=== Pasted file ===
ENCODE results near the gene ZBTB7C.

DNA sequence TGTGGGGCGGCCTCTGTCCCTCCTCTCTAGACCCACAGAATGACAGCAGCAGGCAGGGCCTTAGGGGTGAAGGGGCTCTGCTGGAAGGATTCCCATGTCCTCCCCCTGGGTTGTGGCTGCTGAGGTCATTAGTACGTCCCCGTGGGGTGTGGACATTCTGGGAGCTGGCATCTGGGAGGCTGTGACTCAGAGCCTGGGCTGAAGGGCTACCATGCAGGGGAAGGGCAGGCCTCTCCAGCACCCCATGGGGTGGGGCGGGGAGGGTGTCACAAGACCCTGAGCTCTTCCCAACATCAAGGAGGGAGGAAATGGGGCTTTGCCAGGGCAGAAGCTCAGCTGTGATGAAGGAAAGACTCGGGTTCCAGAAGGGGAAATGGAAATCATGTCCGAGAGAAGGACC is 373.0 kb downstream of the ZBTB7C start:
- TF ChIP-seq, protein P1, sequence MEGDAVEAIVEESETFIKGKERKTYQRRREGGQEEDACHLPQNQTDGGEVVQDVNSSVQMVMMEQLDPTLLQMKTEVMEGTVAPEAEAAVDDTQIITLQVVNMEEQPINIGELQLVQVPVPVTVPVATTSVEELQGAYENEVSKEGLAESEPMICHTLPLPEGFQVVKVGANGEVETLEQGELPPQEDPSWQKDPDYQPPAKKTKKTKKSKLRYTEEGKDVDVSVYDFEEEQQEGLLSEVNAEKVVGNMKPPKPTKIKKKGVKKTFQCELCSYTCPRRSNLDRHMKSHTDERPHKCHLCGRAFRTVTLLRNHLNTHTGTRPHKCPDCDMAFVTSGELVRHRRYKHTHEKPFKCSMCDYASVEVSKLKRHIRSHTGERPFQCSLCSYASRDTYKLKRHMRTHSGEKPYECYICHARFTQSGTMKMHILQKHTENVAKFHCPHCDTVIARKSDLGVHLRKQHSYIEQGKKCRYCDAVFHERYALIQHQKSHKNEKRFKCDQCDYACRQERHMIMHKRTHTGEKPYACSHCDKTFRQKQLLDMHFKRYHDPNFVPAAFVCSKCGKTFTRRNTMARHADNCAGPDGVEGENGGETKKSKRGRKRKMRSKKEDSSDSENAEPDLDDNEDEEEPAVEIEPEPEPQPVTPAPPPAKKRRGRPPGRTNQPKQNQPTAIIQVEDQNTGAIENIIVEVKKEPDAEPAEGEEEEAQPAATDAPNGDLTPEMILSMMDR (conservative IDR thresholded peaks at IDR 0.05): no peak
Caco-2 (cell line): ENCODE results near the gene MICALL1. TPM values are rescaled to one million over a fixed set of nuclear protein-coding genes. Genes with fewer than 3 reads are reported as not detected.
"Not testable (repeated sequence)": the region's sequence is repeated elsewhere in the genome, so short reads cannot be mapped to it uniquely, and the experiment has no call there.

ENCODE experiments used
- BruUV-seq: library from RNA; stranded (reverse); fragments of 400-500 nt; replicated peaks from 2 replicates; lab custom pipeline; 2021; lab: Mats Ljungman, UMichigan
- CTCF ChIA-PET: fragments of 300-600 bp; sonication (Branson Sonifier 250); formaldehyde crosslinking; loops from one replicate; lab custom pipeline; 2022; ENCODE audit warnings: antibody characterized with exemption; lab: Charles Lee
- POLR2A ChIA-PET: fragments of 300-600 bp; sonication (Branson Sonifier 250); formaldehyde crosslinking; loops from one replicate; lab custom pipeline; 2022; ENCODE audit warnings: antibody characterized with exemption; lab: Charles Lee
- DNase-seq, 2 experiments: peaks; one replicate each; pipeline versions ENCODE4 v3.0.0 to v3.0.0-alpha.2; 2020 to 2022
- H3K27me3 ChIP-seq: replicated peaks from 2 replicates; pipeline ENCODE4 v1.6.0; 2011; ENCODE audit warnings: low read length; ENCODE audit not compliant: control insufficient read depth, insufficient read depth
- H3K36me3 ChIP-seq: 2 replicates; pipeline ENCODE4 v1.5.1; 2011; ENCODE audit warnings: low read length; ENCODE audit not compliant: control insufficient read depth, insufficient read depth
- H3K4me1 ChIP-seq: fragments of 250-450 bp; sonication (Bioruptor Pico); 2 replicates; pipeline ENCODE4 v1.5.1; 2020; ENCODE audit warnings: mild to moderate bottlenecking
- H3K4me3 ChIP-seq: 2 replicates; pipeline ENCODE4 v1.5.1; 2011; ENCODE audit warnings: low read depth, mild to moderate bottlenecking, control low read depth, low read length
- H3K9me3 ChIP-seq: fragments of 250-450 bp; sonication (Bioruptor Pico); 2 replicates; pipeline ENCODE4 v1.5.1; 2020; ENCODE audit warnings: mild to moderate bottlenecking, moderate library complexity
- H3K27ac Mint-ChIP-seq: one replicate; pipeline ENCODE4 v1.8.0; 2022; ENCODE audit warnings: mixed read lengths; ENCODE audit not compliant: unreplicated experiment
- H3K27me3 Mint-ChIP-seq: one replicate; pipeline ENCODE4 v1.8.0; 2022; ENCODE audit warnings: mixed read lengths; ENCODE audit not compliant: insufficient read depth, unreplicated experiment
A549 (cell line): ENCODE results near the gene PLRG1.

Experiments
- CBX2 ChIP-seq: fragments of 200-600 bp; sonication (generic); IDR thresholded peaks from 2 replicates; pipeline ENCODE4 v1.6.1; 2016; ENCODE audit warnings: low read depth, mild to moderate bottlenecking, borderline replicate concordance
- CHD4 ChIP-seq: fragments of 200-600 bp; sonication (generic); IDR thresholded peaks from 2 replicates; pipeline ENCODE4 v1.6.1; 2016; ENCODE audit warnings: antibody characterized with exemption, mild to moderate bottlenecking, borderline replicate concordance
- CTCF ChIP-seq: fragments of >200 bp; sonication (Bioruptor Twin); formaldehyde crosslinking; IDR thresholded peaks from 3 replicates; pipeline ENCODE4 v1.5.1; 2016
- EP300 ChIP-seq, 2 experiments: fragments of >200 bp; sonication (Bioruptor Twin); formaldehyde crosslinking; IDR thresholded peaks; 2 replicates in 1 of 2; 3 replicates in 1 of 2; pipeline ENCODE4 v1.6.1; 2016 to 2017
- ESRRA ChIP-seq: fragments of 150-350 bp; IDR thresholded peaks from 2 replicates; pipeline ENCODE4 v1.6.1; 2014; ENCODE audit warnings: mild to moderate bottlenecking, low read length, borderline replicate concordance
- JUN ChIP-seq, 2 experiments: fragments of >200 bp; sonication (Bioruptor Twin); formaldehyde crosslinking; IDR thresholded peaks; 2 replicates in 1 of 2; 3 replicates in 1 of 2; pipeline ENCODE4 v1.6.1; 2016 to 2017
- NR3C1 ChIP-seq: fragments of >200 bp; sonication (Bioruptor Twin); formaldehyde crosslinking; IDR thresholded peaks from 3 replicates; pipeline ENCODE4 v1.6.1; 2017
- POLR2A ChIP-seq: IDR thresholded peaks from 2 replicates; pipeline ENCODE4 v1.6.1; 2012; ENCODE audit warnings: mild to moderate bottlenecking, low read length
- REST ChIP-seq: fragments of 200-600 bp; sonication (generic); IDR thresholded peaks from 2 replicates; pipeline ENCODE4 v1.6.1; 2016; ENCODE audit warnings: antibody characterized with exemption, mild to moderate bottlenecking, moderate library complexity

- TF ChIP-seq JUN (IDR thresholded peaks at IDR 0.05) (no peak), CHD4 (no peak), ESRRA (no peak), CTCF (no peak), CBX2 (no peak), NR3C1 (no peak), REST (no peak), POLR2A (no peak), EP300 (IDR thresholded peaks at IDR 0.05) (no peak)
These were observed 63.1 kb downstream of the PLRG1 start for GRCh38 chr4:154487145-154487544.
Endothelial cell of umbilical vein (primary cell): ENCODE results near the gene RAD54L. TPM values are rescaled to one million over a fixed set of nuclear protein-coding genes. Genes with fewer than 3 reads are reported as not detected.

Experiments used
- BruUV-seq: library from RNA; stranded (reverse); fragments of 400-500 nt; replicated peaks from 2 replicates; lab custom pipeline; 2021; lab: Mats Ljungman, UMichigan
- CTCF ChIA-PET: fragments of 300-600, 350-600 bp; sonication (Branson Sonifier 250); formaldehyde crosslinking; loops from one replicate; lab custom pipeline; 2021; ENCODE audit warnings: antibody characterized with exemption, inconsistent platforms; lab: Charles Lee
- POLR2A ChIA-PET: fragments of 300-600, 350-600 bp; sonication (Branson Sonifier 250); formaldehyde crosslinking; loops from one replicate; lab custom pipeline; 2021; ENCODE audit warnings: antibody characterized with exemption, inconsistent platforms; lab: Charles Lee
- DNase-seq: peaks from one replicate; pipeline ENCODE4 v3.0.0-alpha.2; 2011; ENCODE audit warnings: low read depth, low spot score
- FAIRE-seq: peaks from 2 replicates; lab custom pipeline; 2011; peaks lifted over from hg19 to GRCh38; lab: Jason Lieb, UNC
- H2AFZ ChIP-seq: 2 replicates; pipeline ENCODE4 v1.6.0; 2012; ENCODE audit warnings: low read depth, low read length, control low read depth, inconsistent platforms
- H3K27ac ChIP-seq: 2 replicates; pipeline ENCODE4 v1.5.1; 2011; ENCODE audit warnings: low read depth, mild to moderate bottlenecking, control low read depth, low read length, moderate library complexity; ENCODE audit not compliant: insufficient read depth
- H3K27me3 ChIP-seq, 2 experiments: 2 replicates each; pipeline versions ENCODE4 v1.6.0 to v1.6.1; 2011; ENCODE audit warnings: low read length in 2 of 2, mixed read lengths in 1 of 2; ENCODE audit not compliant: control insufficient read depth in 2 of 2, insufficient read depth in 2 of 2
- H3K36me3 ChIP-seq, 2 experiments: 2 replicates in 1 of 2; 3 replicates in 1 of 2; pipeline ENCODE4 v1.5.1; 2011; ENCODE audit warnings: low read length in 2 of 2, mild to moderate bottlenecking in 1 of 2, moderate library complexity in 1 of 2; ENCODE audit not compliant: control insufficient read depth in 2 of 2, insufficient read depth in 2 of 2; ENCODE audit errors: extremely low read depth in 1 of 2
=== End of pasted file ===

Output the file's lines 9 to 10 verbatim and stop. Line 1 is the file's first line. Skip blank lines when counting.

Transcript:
- POLR2A ChIA-PET: fragments of 300-600 bp; sonication (Branson Sonifier 250); formaldehyde crosslinking; loops from one replicate; lab custom pipeline; 2022; ENCODE audit warnings: antibody characterized with exemption; lab: Charles Lee
- DNase-seq, 2 experiments: peaks; one replicate each; pipeline versions ENCODE4 v3.0.0 to v3.0.0-alpha.2; 2020 to 2022